Amparo Ballivián chose a unique format for her lightning talk — a role play between an open data advocate and a government official in a developing country. The conversation conveyed some of the common reservations and misconceptions that arise in conversations about open data in developing country governments. Jeff Kaplan, playing the open data advocate, proposed that even if data quality is sub-par at the outset, the best way a government can improve its data quality is to invite all interested parties to participate in cleaning it up and filling the gaps. Furthermore, governments can participate in the open data community with a relatively modest investment and still see excellent bang for their buck. Often, it takes only a single new investment (a new factory, or a business deciding to expand), for that investment to pay for itself.
Beyond the Portal: Open Data in International Development
- Jessica Robbins, Islands Communication Manager, Global Island Partnership
- David Saldivar, International Development Lawyer, Oxfam America
- Adi Eyal, Director, Code for South Africa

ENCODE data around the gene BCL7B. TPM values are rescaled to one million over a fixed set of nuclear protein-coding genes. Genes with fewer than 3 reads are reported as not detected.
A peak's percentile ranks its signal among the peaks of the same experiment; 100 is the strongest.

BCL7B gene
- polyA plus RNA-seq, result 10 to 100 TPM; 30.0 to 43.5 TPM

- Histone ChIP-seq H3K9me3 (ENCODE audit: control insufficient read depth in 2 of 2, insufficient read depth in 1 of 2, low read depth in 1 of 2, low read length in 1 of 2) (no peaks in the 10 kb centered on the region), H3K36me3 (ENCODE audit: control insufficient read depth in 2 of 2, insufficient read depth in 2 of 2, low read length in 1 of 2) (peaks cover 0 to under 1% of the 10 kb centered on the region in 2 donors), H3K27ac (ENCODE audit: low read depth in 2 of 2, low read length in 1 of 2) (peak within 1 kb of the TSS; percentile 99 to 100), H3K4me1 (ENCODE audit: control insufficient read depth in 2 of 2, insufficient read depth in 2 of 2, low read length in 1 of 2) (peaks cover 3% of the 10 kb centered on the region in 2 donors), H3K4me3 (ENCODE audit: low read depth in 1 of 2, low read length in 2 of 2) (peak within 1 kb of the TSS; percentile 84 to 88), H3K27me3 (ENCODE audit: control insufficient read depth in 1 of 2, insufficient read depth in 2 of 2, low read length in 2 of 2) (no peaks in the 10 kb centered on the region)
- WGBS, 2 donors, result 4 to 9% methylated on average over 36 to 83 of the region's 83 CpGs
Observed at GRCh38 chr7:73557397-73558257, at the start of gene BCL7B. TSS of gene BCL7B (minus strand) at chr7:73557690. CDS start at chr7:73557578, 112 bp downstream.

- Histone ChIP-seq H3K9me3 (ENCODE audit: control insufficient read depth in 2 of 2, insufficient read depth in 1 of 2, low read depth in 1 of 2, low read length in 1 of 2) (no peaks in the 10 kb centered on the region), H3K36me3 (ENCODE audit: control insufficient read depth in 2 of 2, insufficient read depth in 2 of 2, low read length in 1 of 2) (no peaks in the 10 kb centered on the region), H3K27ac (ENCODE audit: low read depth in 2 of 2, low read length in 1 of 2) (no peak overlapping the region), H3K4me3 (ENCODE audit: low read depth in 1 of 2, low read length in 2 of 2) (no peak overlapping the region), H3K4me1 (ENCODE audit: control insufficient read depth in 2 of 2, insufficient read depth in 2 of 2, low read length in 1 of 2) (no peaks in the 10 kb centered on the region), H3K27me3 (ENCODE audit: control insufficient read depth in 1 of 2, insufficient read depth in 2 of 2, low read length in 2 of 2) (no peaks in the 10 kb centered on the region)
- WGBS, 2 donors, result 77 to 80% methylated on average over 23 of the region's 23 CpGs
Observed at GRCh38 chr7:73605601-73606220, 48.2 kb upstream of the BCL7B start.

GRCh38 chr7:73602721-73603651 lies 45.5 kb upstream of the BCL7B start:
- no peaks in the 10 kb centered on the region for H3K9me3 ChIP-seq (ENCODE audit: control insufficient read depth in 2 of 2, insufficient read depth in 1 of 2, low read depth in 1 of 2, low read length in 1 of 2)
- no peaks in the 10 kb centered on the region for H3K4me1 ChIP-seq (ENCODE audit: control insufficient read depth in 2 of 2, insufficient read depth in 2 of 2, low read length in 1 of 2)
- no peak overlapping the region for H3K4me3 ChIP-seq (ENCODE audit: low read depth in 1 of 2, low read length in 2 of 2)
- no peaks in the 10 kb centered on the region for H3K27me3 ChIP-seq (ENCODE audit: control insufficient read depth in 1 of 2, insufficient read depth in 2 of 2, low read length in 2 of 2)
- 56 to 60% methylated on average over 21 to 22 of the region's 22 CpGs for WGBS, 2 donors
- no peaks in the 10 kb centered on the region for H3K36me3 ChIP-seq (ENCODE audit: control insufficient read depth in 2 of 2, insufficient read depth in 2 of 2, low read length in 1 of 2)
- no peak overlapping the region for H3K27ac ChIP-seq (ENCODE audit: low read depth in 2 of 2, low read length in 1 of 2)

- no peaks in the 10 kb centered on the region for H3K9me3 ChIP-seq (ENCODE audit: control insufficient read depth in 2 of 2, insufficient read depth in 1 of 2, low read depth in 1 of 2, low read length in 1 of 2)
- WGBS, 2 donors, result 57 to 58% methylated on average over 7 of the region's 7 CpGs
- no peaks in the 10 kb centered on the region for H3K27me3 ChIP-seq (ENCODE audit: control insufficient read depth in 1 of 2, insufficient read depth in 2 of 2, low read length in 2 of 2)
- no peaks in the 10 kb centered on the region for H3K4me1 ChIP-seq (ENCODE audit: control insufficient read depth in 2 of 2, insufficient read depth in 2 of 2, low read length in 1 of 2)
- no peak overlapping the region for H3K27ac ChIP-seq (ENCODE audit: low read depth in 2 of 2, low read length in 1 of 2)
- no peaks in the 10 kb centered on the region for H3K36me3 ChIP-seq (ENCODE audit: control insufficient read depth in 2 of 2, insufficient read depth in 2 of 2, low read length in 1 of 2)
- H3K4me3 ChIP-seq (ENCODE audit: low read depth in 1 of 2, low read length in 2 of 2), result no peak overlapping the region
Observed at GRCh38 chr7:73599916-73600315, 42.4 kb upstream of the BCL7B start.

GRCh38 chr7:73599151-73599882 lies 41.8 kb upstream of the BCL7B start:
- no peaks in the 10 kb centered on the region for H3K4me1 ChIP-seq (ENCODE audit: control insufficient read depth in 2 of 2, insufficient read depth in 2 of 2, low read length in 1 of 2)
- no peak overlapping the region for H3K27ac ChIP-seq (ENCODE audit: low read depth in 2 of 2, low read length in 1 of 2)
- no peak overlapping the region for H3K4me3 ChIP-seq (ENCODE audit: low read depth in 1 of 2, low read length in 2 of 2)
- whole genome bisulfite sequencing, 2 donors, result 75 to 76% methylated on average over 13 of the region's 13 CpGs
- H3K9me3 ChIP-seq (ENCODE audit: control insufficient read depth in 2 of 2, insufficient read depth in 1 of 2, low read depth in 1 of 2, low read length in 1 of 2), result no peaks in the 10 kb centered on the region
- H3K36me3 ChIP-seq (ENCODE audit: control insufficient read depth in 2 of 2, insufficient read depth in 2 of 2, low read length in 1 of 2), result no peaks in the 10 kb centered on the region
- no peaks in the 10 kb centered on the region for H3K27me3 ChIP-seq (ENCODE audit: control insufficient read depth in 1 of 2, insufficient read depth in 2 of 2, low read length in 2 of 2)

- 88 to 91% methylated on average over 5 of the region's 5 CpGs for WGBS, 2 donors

Our panelists led a discussion about how open data can inform international development efforts. As David put it, the focus isn’t just “look how transparent we are” anymore, it’s “what results are we getting for the work?” The Global Island Partnership, an affiliation of small island nations focused on sustainable development and conservation, uses an online dashboard to track and share progress using carefully formulated metrics. Oxfam America uses data to measure the effectiveness of its various programs against their stated goals. This kind of measurement doesn’t always require complex technology — during the ebola outbreak in Liberia, a meticulous scorecard of services provided was maintained on a streetside chalkboard in Monrovia. Code for South Africa works with the growing open data community in that country to answer questions that are important to ordinary people and bring them to the masses in an accessible and intuitive way. Their work with the South African government to put tender information online netted incredibly tangible results, when Botswana used this data when negotiating with Bayer to save P10,000,000 per year (approximately $1.5m USD) on pharmaceuticals.